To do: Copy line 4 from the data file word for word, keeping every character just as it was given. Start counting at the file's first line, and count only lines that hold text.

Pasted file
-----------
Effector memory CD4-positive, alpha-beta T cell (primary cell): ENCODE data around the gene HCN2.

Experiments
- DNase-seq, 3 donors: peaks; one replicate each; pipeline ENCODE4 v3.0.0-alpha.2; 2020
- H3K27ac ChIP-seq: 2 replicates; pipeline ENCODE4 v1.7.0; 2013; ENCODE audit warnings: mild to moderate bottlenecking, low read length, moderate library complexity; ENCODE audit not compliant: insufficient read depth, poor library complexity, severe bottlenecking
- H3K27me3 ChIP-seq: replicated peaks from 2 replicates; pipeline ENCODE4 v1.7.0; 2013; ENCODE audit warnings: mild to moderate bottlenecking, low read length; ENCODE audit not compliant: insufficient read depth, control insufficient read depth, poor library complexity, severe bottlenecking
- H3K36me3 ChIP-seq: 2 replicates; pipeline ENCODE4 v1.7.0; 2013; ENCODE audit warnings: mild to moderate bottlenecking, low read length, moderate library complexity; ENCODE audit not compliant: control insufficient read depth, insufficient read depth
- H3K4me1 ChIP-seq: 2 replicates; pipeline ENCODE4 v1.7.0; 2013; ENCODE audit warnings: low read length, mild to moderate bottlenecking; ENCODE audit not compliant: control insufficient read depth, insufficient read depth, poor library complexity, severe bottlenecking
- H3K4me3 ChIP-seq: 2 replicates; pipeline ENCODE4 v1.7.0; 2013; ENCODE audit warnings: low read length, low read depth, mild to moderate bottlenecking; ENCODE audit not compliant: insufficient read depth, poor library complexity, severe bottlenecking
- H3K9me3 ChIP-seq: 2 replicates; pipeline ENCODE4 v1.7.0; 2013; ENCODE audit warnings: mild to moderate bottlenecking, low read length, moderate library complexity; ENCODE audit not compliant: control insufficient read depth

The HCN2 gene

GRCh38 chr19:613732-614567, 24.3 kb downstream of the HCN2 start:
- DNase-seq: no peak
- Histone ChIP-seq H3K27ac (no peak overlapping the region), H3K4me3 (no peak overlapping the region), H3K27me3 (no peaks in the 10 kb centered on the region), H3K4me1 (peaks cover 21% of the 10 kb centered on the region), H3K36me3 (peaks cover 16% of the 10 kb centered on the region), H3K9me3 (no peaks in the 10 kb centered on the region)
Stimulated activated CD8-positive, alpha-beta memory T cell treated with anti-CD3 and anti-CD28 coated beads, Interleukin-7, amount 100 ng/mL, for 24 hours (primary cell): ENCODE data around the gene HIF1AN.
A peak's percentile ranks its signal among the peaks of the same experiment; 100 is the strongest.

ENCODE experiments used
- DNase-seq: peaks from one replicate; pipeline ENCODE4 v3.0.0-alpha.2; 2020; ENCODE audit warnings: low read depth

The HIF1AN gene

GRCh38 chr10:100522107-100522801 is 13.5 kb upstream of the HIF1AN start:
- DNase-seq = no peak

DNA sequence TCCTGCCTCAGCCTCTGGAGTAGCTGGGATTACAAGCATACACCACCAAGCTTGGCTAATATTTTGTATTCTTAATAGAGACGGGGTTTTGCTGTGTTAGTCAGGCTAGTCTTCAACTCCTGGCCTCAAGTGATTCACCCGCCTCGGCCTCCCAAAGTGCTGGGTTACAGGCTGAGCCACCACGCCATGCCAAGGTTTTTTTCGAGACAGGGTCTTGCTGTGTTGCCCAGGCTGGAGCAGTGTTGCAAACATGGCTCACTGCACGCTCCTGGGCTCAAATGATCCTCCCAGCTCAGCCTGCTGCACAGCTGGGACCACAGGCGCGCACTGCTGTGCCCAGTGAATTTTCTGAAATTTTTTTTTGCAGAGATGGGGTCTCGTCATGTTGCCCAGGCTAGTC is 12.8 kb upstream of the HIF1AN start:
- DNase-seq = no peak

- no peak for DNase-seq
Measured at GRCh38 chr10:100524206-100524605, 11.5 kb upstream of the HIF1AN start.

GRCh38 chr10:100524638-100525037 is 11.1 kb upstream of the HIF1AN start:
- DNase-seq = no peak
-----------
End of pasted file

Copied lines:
- H3K27ac ChIP-seq: 2 replicates; pipeline ENCODE4 v1.7.0; 2013; ENCODE audit warnings: mild to moderate bottlenecking, low read length, moderate library complexity; ENCODE audit not compliant: insufficient read depth, poor library complexity, severe bottlenecking